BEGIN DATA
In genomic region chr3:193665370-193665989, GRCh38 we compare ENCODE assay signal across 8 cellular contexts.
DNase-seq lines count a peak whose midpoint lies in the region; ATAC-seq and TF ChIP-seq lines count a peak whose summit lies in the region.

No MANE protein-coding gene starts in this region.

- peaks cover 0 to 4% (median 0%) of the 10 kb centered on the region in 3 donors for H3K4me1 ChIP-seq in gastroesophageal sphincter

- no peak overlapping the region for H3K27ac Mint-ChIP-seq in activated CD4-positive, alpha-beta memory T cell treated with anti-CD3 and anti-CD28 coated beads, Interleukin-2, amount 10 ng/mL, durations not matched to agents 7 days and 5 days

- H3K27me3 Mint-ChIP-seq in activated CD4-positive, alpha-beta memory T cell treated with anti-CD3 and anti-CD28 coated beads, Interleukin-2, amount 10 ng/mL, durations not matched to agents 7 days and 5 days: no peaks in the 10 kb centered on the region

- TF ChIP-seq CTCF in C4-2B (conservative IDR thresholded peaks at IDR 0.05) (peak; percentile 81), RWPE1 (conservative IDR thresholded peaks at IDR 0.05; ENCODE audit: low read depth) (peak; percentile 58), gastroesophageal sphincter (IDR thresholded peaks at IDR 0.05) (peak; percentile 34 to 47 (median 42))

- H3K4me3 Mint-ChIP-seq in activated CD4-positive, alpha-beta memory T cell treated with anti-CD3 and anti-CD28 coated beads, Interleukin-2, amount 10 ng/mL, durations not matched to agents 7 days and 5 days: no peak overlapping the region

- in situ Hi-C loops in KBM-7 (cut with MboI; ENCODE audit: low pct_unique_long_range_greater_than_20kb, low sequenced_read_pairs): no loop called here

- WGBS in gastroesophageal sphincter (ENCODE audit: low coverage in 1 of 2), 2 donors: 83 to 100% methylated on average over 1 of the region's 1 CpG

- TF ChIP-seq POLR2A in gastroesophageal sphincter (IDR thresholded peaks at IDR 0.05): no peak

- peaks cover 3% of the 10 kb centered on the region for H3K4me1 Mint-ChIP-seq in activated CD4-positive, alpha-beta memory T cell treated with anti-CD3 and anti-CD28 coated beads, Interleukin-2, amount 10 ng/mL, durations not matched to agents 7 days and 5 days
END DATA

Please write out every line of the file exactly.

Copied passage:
In genomic region chr3:193665370-193665989, GRCh38 we compare ENCODE assay signal across 8 cellular contexts.
DNase-seq lines count a peak whose midpoint lies in the region; ATAC-seq and TF ChIP-seq lines count a peak whose summit lies in the region.

No MANE protein-coding gene starts in this region.

- peaks cover 0 to 4% (median 0%) of the 10 kb centered on the region in 3 donors for H3K4me1 ChIP-seq in gastroesophageal sphincter

- no peak overlapping the region for H3K27ac Mint-ChIP-seq in activated CD4-positive, alpha-beta memory T cell treated with anti-CD3 and anti-CD28 coated beads, Interleukin-2, amount 10 ng/mL, durations not matched to agents 7 days and 5 days

- H3K27me3 Mint-ChIP-seq in activated CD4-positive, alpha-beta memory T cell treated with anti-CD3 and anti-CD28 coated beads, Interleukin-2, amount 10 ng/mL, durations not matched to agents 7 days and 5 days: no peaks in the 10 kb centered on the region

- TF ChIP-seq CTCF in C4-2B (conservative IDR thresholded peaks at IDR 0.05) (peak; percentile 81), RWPE1 (conservative IDR thresholded peaks at IDR 0.05; ENCODE audit: low read depth) (peak; percentile 58), gastroesophageal sphincter (IDR thresholded peaks at IDR 0.05) (peak; percentile 34 to 47 (median 42))

- H3K4me3 Mint-ChIP-seq in activated CD4-positive, alpha-beta memory T cell treated with anti-CD3 and anti-CD28 coated beads, Interleukin-2, amount 10 ng/mL, durations not matched to agents 7 days and 5 days: no peak overlapping the region

- in situ Hi-C loops in KBM-7 (cut with MboI; ENCODE audit: low pct_unique_long_range_greater_than_20kb, low sequenced_read_pairs): no loop called here

- WGBS in gastroesophageal sphincter (ENCODE audit: low coverage in 1 of 2), 2 donors: 83 to 100% methylated on average over 1 of the region's 1 CpG

- TF ChIP-seq POLR2A in gastroesophageal sphincter (IDR thresholded peaks at IDR 0.05): no peak

- peaks cover 3% of the 10 kb centered on the region for H3K4me1 Mint-ChIP-seq in activated CD4-positive, alpha-beta memory T cell treated with anti-CD3 and anti-CD28 coated beads, Interleukin-2, amount 10 ng/mL, durations not matched to agents 7 days and 5 days